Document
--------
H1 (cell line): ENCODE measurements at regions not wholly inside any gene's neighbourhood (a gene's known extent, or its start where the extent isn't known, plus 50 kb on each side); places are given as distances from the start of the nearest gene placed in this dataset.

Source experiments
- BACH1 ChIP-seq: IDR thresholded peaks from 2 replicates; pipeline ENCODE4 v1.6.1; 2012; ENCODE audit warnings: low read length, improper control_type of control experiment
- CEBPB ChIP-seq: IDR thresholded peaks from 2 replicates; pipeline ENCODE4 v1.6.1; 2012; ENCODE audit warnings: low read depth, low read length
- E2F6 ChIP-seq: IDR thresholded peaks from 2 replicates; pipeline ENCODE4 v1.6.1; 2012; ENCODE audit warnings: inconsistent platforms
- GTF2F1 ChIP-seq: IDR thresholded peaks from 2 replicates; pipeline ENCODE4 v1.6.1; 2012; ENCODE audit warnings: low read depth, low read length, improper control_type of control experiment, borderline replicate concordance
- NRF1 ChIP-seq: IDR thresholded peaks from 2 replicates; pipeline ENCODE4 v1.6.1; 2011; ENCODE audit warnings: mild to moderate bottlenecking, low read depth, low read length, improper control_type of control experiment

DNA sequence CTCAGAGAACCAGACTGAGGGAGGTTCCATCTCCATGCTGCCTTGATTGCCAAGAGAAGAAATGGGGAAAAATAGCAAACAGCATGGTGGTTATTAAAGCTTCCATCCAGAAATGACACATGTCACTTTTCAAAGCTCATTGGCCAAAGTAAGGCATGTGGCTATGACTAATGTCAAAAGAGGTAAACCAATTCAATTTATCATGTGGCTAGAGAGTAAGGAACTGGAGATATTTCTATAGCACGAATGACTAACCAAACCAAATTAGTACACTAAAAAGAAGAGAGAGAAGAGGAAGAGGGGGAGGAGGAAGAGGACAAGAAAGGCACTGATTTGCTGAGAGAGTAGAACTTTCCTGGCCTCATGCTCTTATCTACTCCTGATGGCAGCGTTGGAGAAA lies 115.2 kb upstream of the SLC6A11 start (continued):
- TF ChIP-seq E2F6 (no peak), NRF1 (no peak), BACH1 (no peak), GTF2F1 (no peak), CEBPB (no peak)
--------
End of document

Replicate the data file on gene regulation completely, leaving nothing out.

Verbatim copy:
H1 (cell line): ENCODE measurements at regions not wholly inside any gene's neighbourhood (a gene's known extent, or its start where the extent isn't known, plus 50 kb on each side); places are given as distances from the start of the nearest gene placed in this dataset.

Source experiments
- BACH1 ChIP-seq: IDR thresholded peaks from 2 replicates; pipeline ENCODE4 v1.6.1; 2012; ENCODE audit warnings: low read length, improper control_type of control experiment
- CEBPB ChIP-seq: IDR thresholded peaks from 2 replicates; pipeline ENCODE4 v1.6.1; 2012; ENCODE audit warnings: low read depth, low read length
- E2F6 ChIP-seq: IDR thresholded peaks from 2 replicates; pipeline ENCODE4 v1.6.1; 2012; ENCODE audit warnings: inconsistent platforms
- GTF2F1 ChIP-seq: IDR thresholded peaks from 2 replicates; pipeline ENCODE4 v1.6.1; 2012; ENCODE audit warnings: low read depth, low read length, improper control_type of control experiment, borderline replicate concordance
- NRF1 ChIP-seq: IDR thresholded peaks from 2 replicates; pipeline ENCODE4 v1.6.1; 2011; ENCODE audit warnings: mild to moderate bottlenecking, low read depth, low read length, improper control_type of control experiment

DNA sequence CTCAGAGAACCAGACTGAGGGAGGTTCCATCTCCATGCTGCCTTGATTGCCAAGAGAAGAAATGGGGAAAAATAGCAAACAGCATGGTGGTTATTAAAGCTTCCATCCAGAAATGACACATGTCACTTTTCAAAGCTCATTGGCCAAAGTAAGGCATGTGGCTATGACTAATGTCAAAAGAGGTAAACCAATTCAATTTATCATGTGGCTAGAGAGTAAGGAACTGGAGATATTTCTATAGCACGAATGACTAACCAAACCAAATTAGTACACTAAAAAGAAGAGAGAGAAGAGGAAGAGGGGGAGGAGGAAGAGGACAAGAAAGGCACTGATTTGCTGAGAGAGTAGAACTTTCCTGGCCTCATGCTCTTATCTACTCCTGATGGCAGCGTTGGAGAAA lies 115.2 kb upstream of the SLC6A11 start (continued):
- TF ChIP-seq E2F6 (no peak), NRF1 (no peak), BACH1 (no peak), GTF2F1 (no peak), CEBPB (no peak)